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Half a Century of Palestinian Folk Narratives

Contributed by This Week In Palestine on 05.01.2007:

By Dr. Sharif Kanaana

Traditional Palestinian Narratives

Traditional Palestinian narratives can be defined as the types of narratives told by Palestinians who lived in the period of time leading up to 1948, the beginning of the ‘Nakbeh’, in a more or less stable, homogeneous, and settled, peasant agricultural society. This tradition is known to us from at least three different sources. One source is the oral history that was recorded during the last fifty years and, in particular, during the last twenty years, from Palestinian men and women who were old enough in 1984 to know much of the traditional folklore. A second source is the folklore literature published by a large number of European orientalists who did their research in the ‘Holy Land’ especially during the last quarter of the 19th century, and the first quarter of the 20th century. The third source is the folklore record collected by native Palestinian folklorists who were trained by, and worked with, European orientalists starting around 1920 and whose work is preserved in several books and a large number of articles published mainly in English, German, and French.

It is universally true that the types of narratives popular among women in a society differ to some degree from those popular among men in the same society. This division is naturally stronger in a society where there is a strict separation and division of labour between the sexes. Such division is strongly pronounced among Arab-Islamic peoples, including Palestinians. It was stricter in the past, but is still very much in existence today.

Thus, as expected, we find that Palestinian narrative genres are divided according to gender. In general, women’s narratives were associated with fiction and imagination, and men’s with truth and believability.

Women generally appropriated the folktale, which is similar to the fairytale in Europe, and almost all the tales found in the Grimm’s brothers’ collection have their counterparts among Palestinians women’s narratives. Such narratives are usually recognized by tellers and audiences alike as fictitious products of the imagination.

Such tales were usually told in the evening in the women’s quarters within the context of the extended family and often included women and children from other related and neighbouring extended families. Men did not usually attend these sessions; they had their own section of the house for their male gatherings. Folktales told by women usually dealt with issues dear to the hearts of Arab-Moslem women. They gave a picture of the world as seen by women living in extended families in peasant, agricultural, Middle Eastern, Moslem, Arab society. They dealt mainly with issues of reproduction, children, food, marriage, inheritance, and, in general, the internal affairs of the extended family, specifically related to the lives of women. The struggles between co-wives and the whole institution of polygyny played an important role in such tales.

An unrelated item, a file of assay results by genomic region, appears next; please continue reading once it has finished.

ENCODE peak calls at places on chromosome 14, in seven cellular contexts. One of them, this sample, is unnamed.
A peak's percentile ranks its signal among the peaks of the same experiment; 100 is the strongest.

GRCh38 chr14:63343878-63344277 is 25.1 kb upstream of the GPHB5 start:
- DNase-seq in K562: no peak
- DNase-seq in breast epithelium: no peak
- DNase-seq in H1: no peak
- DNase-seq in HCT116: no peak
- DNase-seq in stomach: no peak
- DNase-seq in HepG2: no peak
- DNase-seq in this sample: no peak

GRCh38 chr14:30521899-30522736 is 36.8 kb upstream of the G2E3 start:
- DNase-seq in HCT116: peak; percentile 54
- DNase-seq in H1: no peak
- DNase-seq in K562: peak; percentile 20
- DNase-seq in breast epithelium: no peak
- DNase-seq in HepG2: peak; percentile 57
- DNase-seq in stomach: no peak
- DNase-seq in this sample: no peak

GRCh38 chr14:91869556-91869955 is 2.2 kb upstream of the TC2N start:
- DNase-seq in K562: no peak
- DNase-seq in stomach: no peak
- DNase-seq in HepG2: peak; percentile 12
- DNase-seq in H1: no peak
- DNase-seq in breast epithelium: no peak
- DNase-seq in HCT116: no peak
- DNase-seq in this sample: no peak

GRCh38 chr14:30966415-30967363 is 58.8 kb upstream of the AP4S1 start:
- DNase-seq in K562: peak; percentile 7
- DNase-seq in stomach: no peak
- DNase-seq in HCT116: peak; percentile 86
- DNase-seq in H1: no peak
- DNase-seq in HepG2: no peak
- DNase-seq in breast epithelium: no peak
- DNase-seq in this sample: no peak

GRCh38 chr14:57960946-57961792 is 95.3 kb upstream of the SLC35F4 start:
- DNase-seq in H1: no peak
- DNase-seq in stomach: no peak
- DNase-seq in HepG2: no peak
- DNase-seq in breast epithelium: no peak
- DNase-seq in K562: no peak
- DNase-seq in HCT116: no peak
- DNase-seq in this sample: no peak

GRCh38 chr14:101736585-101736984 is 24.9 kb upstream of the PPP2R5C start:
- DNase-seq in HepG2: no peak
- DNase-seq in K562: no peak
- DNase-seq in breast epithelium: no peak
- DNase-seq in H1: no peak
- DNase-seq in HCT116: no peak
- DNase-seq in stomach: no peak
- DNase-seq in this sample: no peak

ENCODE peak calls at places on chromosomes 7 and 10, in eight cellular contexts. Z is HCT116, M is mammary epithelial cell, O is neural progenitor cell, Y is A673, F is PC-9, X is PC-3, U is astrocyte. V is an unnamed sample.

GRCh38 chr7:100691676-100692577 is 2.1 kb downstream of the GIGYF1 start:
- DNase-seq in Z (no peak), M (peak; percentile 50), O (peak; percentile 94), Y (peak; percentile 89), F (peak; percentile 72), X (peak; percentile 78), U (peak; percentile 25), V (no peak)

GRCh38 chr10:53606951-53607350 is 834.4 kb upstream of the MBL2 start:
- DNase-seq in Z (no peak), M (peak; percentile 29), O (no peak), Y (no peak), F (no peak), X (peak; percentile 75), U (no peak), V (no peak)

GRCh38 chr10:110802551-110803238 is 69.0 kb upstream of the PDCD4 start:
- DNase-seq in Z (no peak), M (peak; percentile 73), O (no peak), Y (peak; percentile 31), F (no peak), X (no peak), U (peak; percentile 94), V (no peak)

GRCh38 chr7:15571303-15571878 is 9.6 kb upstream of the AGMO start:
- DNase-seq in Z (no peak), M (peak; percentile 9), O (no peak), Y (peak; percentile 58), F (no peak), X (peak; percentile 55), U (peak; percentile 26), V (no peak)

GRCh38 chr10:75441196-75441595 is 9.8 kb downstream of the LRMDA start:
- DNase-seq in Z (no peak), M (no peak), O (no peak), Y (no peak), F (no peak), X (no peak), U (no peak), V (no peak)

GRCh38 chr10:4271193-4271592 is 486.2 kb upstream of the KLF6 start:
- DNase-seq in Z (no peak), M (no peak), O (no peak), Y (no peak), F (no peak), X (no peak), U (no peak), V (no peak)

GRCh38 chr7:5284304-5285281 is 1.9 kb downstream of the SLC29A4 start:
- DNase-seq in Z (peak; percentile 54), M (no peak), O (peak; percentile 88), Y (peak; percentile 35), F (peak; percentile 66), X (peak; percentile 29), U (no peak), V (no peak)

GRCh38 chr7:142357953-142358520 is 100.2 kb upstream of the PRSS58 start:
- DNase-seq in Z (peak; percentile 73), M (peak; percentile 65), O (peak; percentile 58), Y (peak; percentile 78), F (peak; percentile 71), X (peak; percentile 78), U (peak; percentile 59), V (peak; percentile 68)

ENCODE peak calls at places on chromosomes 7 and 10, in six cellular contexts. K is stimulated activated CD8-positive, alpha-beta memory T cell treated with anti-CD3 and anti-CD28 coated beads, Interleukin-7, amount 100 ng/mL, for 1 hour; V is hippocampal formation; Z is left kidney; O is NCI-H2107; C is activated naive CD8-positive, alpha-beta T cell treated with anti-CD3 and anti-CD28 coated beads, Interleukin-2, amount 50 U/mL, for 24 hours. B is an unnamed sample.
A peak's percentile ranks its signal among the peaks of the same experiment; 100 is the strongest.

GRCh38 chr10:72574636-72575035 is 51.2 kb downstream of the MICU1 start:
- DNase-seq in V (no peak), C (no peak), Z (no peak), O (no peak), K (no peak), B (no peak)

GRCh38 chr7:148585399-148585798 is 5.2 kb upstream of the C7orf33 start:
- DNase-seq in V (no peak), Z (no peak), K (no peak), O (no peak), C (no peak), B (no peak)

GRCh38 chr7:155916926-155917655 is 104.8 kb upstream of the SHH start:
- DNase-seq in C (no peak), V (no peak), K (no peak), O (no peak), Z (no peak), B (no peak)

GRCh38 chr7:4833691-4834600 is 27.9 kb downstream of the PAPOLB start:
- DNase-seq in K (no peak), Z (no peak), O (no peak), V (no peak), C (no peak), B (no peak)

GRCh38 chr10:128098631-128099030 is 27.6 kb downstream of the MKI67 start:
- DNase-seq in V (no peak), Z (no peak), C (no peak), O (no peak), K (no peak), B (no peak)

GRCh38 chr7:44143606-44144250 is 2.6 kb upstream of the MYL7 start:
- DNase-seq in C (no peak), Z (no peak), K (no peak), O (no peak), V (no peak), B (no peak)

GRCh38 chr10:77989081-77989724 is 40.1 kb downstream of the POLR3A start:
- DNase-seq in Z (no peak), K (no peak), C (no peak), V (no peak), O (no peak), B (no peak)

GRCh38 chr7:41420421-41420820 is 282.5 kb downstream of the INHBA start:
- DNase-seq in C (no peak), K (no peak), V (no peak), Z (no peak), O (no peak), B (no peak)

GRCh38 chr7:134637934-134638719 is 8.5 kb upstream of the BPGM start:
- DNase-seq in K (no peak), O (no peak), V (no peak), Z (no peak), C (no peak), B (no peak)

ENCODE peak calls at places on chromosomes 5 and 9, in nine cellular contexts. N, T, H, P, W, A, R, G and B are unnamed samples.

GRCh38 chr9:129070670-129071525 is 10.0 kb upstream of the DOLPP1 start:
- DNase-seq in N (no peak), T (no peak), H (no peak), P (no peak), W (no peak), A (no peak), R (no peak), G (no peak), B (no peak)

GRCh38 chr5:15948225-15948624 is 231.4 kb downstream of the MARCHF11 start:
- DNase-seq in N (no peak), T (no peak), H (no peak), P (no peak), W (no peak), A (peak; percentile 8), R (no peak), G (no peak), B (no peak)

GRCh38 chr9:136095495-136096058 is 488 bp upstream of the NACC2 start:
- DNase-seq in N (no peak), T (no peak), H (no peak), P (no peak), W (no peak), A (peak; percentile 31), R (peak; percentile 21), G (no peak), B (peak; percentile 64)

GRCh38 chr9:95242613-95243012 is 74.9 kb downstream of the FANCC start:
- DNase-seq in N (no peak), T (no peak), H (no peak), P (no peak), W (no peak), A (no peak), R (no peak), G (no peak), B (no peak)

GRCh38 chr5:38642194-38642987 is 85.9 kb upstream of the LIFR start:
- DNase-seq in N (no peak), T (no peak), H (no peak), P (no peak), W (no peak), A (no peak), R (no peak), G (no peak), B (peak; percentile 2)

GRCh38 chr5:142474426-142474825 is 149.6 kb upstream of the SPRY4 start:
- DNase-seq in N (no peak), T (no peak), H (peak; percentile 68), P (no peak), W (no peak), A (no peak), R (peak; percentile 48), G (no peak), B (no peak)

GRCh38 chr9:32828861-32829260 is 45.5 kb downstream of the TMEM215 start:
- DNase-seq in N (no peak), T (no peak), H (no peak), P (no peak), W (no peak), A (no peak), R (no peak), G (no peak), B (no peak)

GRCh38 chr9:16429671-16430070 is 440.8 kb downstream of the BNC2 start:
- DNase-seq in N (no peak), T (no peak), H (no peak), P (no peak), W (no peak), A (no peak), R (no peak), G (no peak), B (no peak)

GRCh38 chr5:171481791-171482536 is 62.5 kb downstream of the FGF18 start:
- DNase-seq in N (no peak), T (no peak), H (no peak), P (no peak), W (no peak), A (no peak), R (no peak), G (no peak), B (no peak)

The men of the family, with their male guests, usually gathered in a separate part of the house called the ‘diwan’ to drink black coffee, exchange news and views, and tell stories. Men never told the same fairytales or ‘old wives’ tales’ in the diwan as women did in the ‘harem’ section of the house; to tell, or even listen to the fairy tales was considered unmanly.

Men had their own narrative genres. These were generally narratives associated with truth and believability, at least from the viewpoint of those who told them, listened to them, or transmitted them.

The most popular narrative genres for the men were the ‘sira’, or epic story and the legend. The siras or folk-epics consist of highly coloured, somewhat rambling but skilfully structured, semi-musical panoramas. They usually tell of heroic deeds, escapades, bizarre landscapes, long-lasting love affairs, dire sacrifices, and supernatural forces. These epics were composed during the Mamluk period, that is, sometime between the thirteenth and sixteenth centuries. A type of story that is related to the sira and could be called a mini-sira is the ‘Bedouin story’. Bedouin stories are usually much shorter, less ornate, less sophisticated, and more crudely structured stories that tell mainly of blood feuds, honour feuds, long-lasting love affairs, and revenge and counter-revenge among the chief families of different Bedouin tribes.

A wide variety of legends were also told by Palestinian men in the diwan. These included religious stories about prophets, saints, holy men’s tombs, shrines, and sanctuaries. In addition, there were legends that gave interpretations of names of local sites: caves, wells, hills, ruins, and springs; or interpretations of family names and nicknames. Many of the religious legends were shared by Moslems, Christians, and Jews, at least until 1948.

The Disruption in 1948

Folk narratives, like all genres of folklore in all cultures throughout the world, never stood completely still: they always changed and evolved. Both the rates and the direction of change varied from time to time within the same cultures. Slowly unfolding, accumulative change took place during periods of continuity and stability. Dramatic and radical changes took place at times of wars, invasions, and socio-cultural and political upheavals.

Great changes in culture and lifestyle in the Middle East as a whole began with the increase of European intervention in the internal affairs of the Ottoman Empire towards the end of the 19th century. Palestine, for religious, strategic, and economic reasons, was of more interest to Europeans than the other parts of the Middle East, and consequently was exposed to an earlier and stronger dose of European influence. This resulted in a faster rate of change in the culture and lifestyle of Palestinians but did not cause a sudden or radical disruption of Palestinian society.